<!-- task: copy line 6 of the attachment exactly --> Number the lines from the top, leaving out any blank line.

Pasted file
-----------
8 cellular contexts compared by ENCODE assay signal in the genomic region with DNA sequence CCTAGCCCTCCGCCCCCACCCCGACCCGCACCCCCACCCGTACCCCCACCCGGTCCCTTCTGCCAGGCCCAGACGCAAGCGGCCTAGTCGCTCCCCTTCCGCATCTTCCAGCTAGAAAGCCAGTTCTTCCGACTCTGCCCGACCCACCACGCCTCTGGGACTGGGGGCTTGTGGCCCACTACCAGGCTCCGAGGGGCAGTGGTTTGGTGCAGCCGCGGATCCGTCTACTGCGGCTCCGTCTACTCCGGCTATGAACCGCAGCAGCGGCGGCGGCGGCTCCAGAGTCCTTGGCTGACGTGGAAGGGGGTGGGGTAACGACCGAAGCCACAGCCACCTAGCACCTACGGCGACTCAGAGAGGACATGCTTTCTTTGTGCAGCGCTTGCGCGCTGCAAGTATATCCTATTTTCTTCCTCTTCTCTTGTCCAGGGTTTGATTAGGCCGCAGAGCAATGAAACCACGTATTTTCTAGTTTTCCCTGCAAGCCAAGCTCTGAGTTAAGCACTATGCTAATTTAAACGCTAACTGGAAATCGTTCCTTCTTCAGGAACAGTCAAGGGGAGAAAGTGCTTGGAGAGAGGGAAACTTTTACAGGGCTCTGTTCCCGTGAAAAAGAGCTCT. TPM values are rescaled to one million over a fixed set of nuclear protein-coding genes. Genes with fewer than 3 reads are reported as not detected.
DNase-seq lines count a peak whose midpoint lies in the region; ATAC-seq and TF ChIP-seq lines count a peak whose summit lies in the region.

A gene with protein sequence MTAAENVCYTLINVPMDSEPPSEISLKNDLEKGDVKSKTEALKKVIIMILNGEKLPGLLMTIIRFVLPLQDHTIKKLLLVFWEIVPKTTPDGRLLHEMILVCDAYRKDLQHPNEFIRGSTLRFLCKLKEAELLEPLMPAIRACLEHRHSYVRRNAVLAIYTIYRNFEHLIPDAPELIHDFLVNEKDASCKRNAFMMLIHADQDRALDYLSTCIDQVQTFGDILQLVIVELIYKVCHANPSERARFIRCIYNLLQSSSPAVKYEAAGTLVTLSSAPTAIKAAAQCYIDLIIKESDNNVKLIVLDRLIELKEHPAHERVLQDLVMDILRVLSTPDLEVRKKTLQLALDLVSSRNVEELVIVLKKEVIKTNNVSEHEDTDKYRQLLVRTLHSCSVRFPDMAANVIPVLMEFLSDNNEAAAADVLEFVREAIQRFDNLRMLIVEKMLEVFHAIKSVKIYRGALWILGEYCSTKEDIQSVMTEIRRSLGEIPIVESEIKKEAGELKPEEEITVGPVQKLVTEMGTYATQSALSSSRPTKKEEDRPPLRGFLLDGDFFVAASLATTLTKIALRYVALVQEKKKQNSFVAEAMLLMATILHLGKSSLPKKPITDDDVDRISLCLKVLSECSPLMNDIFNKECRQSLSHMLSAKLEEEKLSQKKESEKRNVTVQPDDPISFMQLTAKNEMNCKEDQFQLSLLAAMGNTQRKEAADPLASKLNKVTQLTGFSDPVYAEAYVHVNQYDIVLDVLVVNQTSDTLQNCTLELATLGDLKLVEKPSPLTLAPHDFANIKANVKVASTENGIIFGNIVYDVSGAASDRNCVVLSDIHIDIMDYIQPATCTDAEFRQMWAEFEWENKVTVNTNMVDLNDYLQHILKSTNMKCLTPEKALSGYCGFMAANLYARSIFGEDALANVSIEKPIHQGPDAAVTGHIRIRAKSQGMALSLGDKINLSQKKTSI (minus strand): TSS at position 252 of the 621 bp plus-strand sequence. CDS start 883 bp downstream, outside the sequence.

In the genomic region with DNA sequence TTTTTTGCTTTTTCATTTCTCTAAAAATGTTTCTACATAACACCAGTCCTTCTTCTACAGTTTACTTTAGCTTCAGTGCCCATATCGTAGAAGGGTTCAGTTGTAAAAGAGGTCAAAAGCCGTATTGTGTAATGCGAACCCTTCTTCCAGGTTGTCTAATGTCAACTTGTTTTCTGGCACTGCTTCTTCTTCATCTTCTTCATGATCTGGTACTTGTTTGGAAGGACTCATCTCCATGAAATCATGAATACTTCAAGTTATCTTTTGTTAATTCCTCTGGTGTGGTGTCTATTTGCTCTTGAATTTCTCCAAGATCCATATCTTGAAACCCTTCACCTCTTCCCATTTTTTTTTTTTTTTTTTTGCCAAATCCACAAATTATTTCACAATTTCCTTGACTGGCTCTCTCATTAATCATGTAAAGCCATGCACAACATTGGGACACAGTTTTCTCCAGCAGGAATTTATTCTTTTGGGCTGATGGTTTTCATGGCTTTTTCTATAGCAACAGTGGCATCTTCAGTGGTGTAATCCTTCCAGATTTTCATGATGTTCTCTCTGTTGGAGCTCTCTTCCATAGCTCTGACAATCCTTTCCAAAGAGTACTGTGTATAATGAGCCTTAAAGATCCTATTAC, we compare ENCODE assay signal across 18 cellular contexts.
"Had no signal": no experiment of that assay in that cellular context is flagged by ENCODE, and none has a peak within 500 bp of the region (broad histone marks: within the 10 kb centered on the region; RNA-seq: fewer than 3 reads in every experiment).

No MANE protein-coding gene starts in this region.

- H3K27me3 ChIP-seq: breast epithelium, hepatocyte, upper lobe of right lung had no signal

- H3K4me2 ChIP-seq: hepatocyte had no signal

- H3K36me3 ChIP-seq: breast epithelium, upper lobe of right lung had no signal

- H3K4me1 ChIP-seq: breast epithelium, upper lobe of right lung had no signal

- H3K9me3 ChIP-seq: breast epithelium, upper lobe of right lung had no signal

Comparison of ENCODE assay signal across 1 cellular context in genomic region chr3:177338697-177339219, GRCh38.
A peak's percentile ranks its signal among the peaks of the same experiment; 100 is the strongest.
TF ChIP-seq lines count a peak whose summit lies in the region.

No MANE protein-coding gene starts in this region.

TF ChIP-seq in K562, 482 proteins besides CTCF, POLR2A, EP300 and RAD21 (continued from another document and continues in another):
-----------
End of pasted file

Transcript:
No MANE protein-coding gene starts in this region.